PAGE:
Ray Gasperson seeks Polk commissioner seat

Published 9:25 am Thursday, March 6, 2008

Over the years I have had many occasions to come to Polk County mainly in a supporting role for my wife and three children, who were involved with riding horses. I am a native of Buncombe County with family roots there that span more than 200 years. I never thought that I would leave Asheville, but when my mother-in-law passed away, my wife said, &dquo;I want to go to Polk County.&dquo;

Driving around with a realtor that knew the area, I was awestruck by the rural beauty of Polk County and understood why my wife would want to move here. We purchased 43 acres in Green Creek and established my wife&squo;s dream farm. After living here for the past seven years, I would not want to live anywhere else.

Shortly after our move, I started following the local political scene, especially where conservation and preservation of our rural landscape is concerned. As a general contractor, I know how development can either enhance or destroy an area. Since I have seen first hand how improper planning in parts of Buncombe County has been destructive, I want to ensure that Polk County maintains its rural character.

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As a board member of the Collinsville Equestrian Trail Association (CETA) I work to keep riding trails open for equestrian recreation, which is a hallmark of our area. Upscale development is prestigious ‐ however, we must also make sure that Polk County has sound job development and housing that is more affordable. Our young adults and working class people need employment opportunities and a place to live, so they will not need to leave Polk County in order to make ends meet.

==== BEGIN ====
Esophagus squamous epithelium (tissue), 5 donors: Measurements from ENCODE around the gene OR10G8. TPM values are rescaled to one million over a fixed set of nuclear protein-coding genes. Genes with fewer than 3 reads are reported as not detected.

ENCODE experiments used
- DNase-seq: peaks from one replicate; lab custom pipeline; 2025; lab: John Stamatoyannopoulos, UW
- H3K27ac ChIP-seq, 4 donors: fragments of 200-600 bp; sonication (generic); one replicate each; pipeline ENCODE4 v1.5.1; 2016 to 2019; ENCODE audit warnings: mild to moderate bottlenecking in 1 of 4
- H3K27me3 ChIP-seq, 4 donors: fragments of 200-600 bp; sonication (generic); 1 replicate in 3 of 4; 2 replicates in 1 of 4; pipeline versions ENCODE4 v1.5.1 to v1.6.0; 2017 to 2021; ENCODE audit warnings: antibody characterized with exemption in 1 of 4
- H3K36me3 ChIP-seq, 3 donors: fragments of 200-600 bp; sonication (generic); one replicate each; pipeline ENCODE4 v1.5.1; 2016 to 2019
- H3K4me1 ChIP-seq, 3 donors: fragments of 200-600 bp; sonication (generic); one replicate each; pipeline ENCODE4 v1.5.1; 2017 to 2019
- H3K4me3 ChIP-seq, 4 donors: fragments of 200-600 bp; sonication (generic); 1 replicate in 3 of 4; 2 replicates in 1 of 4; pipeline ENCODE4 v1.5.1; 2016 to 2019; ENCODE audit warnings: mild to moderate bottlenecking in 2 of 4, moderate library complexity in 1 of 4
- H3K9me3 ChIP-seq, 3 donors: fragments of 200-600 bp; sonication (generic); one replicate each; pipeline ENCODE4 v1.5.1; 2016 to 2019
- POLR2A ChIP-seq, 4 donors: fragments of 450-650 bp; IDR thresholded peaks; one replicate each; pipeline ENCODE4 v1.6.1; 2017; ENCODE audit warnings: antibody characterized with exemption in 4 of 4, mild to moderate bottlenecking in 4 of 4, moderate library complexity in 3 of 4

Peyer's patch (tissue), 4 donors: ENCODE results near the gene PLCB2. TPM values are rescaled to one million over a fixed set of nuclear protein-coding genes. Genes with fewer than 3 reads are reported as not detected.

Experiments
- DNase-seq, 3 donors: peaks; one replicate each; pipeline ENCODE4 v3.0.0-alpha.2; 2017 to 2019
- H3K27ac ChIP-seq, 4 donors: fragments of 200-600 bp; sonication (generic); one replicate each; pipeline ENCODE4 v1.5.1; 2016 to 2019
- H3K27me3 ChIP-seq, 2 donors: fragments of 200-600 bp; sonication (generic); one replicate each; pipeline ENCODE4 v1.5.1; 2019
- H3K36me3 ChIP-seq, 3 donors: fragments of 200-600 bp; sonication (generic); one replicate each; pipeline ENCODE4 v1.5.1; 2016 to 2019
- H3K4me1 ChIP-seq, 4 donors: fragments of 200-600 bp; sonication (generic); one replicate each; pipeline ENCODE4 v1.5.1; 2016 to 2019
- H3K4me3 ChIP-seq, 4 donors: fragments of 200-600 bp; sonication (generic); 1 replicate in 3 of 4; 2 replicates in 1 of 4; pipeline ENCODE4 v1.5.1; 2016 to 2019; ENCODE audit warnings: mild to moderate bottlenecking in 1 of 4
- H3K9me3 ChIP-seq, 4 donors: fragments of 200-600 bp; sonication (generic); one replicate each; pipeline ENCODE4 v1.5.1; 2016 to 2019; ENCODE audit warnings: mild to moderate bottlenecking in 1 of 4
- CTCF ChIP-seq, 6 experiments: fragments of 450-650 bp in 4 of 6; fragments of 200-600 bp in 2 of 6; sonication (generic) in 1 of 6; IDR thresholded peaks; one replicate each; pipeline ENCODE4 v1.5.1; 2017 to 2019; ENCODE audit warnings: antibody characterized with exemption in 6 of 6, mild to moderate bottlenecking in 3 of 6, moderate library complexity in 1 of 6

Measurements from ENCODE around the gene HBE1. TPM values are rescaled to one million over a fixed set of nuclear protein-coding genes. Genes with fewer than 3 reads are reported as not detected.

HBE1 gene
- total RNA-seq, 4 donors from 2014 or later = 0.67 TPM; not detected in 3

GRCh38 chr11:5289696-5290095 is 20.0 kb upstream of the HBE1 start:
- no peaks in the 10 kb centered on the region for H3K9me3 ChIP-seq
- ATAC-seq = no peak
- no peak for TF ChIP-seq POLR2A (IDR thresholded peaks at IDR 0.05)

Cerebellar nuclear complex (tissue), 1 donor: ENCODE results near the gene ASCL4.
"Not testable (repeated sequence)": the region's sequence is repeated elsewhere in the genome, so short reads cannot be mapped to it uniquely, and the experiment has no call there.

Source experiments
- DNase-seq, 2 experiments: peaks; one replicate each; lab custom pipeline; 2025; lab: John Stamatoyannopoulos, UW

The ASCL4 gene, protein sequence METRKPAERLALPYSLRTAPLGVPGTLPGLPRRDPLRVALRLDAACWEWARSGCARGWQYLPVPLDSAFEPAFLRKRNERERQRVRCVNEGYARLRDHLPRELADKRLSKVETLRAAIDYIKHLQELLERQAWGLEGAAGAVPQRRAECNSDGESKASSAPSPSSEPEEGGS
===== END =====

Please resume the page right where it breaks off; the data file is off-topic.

Agriculture is a mainstay of Polk County&squo;s economy. Farming should be supported with agricultural land conservancy, keeping taxes low, and working with farmers so they can afford to retain their farms.

I learned as a political science major at UNC Asheville how political decisions made by those we elect have a huge impact on all of our lives. I believe that a person in a leadership position must listen and consider all sides of an issue, find common ground and compromise when necessary. I follow this philosophy in my business, family life, and when I have served in leadership capacities for CETA, St. Mark&squo;s Lutheran Church Council (Asheville), and as student body president at UNCA, 1972-73.

As a small business owner for 31 years, I know that in order to be successful, a person must be willing to work hard, be financially responsible, and plan for success. I believe I have the knowledge, foresight, experience, and work ethic to help Polk County plan for the future as county commissioner.